Researcher Spotlight: Reem Karmali, MD, MS

Rush University

 

Dr. Karmali is an Assistant Professor at Rush University Medical Center. Her LRF Clinical Research Mentoring Program (LCRMP) project investigates a process known as cancerAbnormal cell growth that cannot be controlled by the body's natural defenses. Cancerous cells can grow and eventually form tumors. cachexia, a metabolic syndrome that causes the loss of muscle mass and occasionally fat tissue in cancer patients. In aggressiveLymphomas that are fast growing and generally need to be treated immediately. Also called intermediate-grade or high-grade lymphomas. B-cell non-Hodgkin lymphomas (B-NHL), cachexia has a demonstrated association with poor clinical outcomes. Dr. Karmali’s project seeks to measure changes in muscle mass and fatty tissue in a group of aggressive B-NHL patients, comparing their change in muscle mass to their survival rates, and identifying proteins circulating in the blood that are associated with cachexia. “With this, we anticipate revealing previously unappreciated processes in cancer cachexia that may lead to better treatment strategies and new treatment options for patients with aggressive B-cell lymphoma that may provide a greater chance of cureThere are no signs or symptoms of lymphoma, and a significant period of time (usually defined by years) has passed during which there are no relapses.,” she says.

After completing her MD at the University of Western Ontario, Dr. Karmali joined Rush University Medical Center to complete her residency and fellowship, as well as an MS in clinical research. During her studies, she witnessed the rapid evolution of the understanding of lymphoma biology as well as its translation to clinical practice in the approval of new novel therapies. “I have had the opportunity to administer these agents in patients who typically would not have had any other options for progressing disease and see a significant response and impact on quality of life,” she notes. “This has largely played a role in my decision to specialize in lymphoma and pursue a career in clinical research with a focus on identifying novel targets for drug design and development.” A long time participant in LRF’s Chicago Lymphoma Rounds professional education program even before her selection as an LRF Scholar, Dr. Karmali hopes that her participation in the LCRMP will help her refine her knowledge of and skills in clinical research design in order to obtain higher level funding and advance her career. “Additionally, I expect that this experience with the foundation will provide a venue to build strong and long-lasting mentoring relationships and foster ongoing research collaborations among colleagues in the field.”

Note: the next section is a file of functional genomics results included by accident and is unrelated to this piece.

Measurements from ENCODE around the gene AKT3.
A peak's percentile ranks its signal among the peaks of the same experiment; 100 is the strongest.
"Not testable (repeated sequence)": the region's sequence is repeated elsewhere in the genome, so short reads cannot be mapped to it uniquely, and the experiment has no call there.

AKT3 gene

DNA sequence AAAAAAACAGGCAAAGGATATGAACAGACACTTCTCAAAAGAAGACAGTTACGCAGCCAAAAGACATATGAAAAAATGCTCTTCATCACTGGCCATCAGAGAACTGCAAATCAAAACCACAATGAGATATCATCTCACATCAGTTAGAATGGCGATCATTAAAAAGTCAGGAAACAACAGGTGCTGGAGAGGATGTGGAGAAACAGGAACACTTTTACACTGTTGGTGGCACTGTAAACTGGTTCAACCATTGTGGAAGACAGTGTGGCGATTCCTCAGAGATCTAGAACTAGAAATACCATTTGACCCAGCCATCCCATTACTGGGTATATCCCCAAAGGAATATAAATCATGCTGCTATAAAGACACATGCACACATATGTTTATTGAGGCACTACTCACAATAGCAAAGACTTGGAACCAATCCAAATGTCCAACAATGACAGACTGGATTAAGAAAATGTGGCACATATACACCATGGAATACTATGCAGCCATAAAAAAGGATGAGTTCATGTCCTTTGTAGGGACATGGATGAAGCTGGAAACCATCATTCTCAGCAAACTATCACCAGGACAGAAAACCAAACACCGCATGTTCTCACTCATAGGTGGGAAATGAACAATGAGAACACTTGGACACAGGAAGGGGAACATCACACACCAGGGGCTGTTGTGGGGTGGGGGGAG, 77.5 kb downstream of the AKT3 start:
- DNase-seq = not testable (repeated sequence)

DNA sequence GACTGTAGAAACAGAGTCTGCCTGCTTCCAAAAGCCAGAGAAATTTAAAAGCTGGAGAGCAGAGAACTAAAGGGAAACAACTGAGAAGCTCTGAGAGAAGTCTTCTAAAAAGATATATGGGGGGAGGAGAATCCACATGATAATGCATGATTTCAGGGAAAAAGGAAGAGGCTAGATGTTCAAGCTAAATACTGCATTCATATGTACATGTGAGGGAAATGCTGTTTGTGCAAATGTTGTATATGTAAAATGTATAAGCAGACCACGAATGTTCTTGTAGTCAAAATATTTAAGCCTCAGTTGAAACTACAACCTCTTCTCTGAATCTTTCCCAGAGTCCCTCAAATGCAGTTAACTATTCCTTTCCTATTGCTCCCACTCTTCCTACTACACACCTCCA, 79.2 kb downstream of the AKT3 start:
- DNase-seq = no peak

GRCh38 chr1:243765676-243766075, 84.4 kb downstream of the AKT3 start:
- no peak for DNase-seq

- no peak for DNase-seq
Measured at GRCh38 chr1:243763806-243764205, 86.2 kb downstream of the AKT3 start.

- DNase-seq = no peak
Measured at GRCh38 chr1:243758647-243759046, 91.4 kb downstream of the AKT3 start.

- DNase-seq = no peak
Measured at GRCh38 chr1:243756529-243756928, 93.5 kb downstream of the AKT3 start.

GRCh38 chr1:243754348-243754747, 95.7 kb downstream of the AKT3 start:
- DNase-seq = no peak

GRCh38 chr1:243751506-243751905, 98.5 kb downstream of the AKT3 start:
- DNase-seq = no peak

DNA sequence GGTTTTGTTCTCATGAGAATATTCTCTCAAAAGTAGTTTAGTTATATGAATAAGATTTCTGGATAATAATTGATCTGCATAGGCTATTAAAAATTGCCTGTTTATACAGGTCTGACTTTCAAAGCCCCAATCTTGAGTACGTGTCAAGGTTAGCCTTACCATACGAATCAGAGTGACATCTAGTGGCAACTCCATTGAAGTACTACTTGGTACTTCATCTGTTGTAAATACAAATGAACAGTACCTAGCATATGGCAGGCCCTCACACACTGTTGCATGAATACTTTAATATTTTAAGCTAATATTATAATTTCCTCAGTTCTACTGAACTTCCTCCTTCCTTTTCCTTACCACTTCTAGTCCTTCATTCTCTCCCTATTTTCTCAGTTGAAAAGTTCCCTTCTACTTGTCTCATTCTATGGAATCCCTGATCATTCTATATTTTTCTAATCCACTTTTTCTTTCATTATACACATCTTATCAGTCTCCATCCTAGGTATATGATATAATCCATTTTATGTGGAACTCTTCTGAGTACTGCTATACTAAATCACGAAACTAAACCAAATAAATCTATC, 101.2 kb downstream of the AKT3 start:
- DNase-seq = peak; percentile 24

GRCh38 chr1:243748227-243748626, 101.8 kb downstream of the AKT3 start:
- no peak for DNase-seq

Dr. Karmali says it is her patients who provide her with inspiration in her commitment to lymphoma research. “I have seen first-hand the positive impact novel targeted drugs have had on length and quality of life in patients. But, I have also seen patients succumb to their disease because of no additional options, with families rallying to collect funds to contribute to lymphoma research so that others may not suffer the same fate,” she says. “This motivates and inspires me to strive to contribute in some way that may add to our understanding of lymphoma biology and ultimately impact the outcomes of our patients.”